This becomes especially troublesome because often, inflation is a result of the government spending far in excess of the normal levels. Usually, this is justified on grounds that it is to help the poor. In the short term, that may be a valid contention at times (as was arguably the case at the onset of the Covid lockdowns). However, at some point, the inescapable conclusion is that a policy to help the poor ends up hurting the poor. A confluence of vested interests (financial, political and other) and incompetence makes this an unsolvable dilemma.
For the government, the only recourse then is to hide behind word games. And that is exactly what we got from Governor Macklem.
The question then is how to escape the dilemma. Opposition parties will of course howl about the need to ‘stop the printing presses’ (in reference to printing money out of thin air so it can be handed to people), but that would require the winding down of the assorted ‘support’ programs on which people depend to a greater or lesser degree. The shock of their withdrawal is bound to be even more painful than the bite of inflation, so it becomes a no-go. For all the screaming of the opposition parties, ‘stop the printing presses’ is nothing more than a catchy slogan that essentially appeals only to their base.
As I have posited in my earlier article ‘Starving By Choice’, the best ‘support program’ is a thriving economy. However, that is much easier said than done. As the most basic requirement for life – food – goes farther beyond the reach of more and more people, it becomes progressively more difficult to work our way out of the situation.
As anyone who has dealt with a tricky situation knows, the resolution of such a dilemma lies in thinking outside the box (in Deductive Logic, this is formally known as ‘escaping from between the horns of a dilemma’). This, of course, assume that there is maneuverable space between the two horns.
Do we have that space? And if we don’t, what is blocking that space?
A DOSE OF REALISM
In our present circumstance (as in the folk story that I included in my above-mentioned article), that space was blocked by beliefs. The four brothers in that story were unable to deprioritize their status in society (or what they believed was their status), which held them back and kept them in penury. They were shackled in a lifestyle / pattern of behavior that they believed made them look better. I believe that our case is similar.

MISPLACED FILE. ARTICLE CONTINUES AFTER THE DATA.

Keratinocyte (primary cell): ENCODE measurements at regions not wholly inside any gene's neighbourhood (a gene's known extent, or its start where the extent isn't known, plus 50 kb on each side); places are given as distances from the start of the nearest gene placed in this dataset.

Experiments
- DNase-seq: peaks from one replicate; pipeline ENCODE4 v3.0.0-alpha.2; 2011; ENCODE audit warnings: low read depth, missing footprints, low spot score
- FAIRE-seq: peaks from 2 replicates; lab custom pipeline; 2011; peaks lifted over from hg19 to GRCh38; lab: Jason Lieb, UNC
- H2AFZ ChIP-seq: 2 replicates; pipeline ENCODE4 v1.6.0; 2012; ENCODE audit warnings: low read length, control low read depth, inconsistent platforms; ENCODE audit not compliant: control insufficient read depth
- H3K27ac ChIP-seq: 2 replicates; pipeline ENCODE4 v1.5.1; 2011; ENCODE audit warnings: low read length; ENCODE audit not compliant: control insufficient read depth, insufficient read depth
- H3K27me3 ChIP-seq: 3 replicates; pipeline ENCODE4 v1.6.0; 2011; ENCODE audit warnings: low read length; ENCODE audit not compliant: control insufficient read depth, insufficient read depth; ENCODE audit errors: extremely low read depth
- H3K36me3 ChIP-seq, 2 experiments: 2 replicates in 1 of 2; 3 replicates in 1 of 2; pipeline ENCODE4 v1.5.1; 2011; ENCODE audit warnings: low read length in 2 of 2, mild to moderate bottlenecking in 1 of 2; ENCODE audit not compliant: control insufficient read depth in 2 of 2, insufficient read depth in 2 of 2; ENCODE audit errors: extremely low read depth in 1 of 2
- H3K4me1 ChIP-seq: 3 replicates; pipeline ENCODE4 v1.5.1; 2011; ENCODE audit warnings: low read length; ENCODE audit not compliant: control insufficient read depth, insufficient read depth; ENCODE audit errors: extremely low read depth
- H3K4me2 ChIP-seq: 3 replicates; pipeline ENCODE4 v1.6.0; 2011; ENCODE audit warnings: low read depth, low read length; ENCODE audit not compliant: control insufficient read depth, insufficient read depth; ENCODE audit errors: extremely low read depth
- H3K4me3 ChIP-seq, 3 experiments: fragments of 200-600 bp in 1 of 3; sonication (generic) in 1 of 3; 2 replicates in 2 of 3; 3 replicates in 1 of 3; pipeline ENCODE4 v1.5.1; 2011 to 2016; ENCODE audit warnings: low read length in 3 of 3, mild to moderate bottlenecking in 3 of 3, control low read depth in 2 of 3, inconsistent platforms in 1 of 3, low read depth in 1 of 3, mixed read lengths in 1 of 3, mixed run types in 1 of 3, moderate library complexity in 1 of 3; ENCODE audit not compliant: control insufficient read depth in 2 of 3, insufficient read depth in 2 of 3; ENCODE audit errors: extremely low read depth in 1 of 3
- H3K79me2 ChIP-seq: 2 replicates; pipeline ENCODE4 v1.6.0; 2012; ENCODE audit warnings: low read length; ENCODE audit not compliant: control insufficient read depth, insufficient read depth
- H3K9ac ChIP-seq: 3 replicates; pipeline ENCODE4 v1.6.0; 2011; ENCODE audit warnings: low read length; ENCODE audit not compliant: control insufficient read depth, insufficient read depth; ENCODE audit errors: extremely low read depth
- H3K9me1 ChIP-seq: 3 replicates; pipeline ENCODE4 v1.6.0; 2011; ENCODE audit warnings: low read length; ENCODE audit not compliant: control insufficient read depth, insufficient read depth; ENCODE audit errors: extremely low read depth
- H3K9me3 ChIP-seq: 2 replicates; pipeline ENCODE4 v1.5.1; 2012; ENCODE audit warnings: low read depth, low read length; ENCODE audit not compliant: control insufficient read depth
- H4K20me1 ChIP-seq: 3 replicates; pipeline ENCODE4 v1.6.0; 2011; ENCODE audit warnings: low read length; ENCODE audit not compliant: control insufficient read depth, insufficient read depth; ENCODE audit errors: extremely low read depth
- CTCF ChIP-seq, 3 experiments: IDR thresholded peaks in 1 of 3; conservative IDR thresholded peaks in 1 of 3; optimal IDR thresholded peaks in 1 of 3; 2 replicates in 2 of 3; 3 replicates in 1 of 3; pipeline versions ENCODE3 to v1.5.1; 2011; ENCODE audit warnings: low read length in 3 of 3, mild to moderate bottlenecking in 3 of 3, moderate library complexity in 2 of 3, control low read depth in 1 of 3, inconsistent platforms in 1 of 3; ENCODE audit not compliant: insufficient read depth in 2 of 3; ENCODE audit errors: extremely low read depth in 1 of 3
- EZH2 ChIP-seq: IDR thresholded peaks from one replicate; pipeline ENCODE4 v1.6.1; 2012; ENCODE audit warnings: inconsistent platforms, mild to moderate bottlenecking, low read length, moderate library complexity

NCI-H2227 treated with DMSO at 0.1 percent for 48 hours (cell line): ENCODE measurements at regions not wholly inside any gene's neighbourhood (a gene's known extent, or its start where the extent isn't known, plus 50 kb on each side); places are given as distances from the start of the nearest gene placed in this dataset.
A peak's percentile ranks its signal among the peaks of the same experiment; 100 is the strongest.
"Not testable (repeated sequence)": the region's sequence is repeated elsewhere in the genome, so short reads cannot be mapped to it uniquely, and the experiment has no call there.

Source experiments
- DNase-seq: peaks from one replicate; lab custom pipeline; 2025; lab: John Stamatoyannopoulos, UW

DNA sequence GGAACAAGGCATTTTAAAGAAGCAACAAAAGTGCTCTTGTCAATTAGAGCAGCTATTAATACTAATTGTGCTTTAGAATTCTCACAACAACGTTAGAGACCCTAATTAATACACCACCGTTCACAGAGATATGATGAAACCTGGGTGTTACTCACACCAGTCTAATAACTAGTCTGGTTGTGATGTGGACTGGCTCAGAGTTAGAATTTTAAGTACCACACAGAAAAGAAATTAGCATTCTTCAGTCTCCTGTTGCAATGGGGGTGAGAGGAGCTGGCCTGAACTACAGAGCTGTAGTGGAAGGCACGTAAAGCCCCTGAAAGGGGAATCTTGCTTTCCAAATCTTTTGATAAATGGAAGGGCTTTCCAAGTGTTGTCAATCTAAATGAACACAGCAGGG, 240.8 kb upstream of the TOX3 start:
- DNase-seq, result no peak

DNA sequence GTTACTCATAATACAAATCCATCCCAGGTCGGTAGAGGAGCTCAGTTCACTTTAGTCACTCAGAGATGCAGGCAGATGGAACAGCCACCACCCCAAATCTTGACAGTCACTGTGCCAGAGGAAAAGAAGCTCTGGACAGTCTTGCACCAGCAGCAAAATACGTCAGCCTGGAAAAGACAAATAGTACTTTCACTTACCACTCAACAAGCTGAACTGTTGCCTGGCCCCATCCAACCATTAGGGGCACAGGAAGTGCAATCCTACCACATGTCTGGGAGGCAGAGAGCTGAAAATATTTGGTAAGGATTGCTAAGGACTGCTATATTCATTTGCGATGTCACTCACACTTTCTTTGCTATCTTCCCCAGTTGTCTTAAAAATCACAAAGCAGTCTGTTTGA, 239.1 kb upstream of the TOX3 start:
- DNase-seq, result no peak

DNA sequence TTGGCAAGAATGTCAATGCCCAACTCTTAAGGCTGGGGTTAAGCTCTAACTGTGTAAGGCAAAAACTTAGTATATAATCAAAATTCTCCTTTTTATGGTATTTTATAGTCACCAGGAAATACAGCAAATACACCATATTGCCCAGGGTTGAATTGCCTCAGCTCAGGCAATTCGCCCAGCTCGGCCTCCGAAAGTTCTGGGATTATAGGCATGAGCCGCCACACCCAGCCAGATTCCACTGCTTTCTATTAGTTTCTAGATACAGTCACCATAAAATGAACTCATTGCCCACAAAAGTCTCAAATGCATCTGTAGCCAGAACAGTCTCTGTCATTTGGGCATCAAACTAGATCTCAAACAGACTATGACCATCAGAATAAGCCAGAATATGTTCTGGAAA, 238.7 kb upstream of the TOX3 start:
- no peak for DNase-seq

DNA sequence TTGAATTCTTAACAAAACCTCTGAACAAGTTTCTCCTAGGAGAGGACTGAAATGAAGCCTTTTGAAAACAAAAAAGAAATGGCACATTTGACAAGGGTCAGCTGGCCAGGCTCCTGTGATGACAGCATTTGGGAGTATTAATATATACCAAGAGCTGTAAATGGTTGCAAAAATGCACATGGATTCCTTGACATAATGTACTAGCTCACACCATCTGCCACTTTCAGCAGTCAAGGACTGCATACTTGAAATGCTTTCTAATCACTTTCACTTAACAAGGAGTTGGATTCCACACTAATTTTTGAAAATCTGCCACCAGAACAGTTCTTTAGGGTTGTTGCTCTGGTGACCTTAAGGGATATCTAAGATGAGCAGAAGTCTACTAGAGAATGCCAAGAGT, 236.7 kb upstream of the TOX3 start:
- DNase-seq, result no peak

The question at the crux of our dilemma is this: If the social support programs are fueling inflation (at least in part), what can we do to reduce the cost-pressure on prices while maintaining the programs?
One such cost factor that I can see as being capable of kept in abeyance for the short term is the carbon tax. Without getting into the merits of the vast, ever-swirling debate on whether that tax is necessary or useful, a case can be made that the current dilemma justifies suspending that tax for (say) one year. The compounding effect of the tax would work in reverse this time, bringing about a much-needed respite on the front of inflation.
This measure would, of course, reduce government revenue. So, the above solution creates another problem; the government would still need to print money – even more of it. The only way to put the carbon tax in abeyance without increasing the load on the ‘printing press’ is by reducing spending elsewhere.
In the immediate term, this can also be done on the fronts where the government is spending on programs to ‘fight climate change’. As the inflation abates, and thus the economy recovers, the social programs at the root of the issue can be gradually wound down – or at least attenuated to the new reality.
To be fair, there are factors other than the ‘printing press’ that are contributing to inflation. But our attempt to tackle that combined problem will have to necessarily focus on each component. What I have outlined above is a possible way to address one such component. Does our government have the wisdom adopt such an ‘out of the box’ thinking?
It’s a choice they will need to make – and each day spent in indecision amounts to a choice to not make a choice. If they let enough days pass by in their indecision, pressures will continue to build – and at an unknown threshold, may cause an eruption.
And who knows, they may come up with new word games to explain that away as well. Because in the end, the combined outcome of unwise choices, procrastination and ideological fixation is word games.